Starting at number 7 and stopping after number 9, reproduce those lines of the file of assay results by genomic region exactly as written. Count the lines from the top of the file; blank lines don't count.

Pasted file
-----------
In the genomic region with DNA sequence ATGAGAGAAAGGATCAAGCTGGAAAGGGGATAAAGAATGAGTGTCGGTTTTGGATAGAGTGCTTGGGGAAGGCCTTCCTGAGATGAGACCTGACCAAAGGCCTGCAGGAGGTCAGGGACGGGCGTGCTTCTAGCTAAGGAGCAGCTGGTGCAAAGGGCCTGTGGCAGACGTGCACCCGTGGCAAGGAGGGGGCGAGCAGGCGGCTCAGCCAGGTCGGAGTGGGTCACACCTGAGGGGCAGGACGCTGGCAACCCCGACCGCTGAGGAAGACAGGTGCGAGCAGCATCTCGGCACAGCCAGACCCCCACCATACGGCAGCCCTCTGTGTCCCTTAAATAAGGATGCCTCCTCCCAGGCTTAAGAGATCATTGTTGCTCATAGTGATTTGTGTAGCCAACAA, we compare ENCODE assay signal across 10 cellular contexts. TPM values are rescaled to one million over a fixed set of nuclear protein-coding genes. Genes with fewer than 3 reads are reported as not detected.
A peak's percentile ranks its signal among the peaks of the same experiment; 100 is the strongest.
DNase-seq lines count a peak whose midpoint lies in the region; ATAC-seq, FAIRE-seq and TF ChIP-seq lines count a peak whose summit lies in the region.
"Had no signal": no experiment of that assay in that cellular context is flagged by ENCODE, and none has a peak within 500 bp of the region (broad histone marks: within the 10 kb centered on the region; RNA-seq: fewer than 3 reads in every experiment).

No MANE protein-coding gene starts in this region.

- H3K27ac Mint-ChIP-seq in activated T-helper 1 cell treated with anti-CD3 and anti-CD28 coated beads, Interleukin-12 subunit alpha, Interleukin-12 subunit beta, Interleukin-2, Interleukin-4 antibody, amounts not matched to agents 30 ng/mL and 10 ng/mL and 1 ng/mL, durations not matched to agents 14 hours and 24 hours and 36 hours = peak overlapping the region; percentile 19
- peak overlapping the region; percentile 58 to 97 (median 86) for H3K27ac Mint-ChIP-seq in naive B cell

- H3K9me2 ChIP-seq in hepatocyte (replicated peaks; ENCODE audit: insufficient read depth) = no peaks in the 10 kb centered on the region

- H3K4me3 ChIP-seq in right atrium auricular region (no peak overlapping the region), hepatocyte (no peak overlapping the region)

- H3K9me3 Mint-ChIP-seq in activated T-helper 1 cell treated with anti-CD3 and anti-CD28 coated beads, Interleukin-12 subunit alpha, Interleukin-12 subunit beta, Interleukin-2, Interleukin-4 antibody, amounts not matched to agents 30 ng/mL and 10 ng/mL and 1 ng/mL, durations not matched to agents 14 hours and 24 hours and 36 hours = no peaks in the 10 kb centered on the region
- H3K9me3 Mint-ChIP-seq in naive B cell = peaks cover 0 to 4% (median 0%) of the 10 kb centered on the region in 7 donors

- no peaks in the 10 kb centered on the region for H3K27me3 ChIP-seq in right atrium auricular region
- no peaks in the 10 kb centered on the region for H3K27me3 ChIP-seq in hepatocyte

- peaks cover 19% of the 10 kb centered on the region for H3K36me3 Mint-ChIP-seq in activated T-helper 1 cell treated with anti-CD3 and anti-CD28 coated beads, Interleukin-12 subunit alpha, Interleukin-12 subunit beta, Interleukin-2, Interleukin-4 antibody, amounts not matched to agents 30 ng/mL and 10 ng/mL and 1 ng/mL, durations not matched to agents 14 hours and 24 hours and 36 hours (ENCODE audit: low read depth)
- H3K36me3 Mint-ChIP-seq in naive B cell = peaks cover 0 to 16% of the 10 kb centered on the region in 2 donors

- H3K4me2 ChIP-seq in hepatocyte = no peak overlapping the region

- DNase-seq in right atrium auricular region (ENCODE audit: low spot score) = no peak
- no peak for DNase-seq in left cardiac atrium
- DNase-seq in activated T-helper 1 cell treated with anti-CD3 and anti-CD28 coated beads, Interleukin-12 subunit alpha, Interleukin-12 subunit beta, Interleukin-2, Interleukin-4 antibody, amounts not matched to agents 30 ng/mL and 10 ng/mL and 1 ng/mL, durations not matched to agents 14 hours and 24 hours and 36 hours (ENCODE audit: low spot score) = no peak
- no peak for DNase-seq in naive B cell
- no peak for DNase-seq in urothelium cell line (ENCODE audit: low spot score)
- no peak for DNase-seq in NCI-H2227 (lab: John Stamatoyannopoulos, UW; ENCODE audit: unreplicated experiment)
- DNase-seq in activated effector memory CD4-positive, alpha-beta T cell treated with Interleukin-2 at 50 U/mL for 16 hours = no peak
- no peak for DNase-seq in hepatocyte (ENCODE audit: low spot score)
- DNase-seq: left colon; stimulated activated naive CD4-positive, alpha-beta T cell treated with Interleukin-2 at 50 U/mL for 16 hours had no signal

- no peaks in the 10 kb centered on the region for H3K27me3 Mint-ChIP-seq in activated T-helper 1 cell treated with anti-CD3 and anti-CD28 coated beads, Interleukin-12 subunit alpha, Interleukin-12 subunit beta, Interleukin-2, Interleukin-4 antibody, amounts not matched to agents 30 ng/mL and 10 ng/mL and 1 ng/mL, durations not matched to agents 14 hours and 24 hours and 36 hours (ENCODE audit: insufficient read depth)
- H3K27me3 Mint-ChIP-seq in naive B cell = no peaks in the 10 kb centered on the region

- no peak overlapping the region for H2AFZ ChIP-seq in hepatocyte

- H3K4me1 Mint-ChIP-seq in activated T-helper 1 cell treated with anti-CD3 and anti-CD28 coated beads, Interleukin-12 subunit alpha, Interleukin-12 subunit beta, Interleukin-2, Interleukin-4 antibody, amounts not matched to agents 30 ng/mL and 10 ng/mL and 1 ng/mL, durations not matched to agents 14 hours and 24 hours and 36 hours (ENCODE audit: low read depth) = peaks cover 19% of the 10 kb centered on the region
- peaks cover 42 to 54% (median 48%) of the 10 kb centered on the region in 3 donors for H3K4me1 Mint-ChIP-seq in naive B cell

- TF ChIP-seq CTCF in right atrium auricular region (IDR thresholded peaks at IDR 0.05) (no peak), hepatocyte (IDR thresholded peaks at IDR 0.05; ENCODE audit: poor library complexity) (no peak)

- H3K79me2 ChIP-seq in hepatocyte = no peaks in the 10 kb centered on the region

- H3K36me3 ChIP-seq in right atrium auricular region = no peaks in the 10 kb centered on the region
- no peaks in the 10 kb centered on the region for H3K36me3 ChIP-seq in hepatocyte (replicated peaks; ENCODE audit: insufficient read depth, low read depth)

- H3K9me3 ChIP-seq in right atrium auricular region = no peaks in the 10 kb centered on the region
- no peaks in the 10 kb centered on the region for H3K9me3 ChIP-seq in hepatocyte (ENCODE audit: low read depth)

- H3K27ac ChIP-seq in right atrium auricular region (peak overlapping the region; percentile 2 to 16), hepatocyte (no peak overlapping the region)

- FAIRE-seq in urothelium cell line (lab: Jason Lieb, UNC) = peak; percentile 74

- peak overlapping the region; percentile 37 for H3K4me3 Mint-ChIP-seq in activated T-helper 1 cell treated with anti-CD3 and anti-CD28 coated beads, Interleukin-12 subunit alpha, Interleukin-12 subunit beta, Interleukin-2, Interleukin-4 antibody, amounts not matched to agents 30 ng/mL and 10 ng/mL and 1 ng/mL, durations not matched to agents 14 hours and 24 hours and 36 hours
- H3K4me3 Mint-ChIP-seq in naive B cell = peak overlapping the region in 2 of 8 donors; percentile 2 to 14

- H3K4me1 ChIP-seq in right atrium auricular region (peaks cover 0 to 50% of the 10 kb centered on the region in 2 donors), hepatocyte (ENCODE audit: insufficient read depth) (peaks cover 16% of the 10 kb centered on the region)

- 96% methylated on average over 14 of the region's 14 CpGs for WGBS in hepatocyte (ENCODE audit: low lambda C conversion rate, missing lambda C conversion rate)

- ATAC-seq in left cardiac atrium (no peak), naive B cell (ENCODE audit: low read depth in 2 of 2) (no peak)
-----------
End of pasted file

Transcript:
- peak overlapping the region; percentile 58 to 97 (median 86) for H3K27ac Mint-ChIP-seq in naive B cell

- H3K9me2 ChIP-seq in hepatocyte (replicated peaks; ENCODE audit: insufficient read depth) = no peaks in the 10 kb centered on the region

- H3K4me3 ChIP-seq in right atrium auricular region (no peak overlapping the region), hepatocyte (no peak overlapping the region)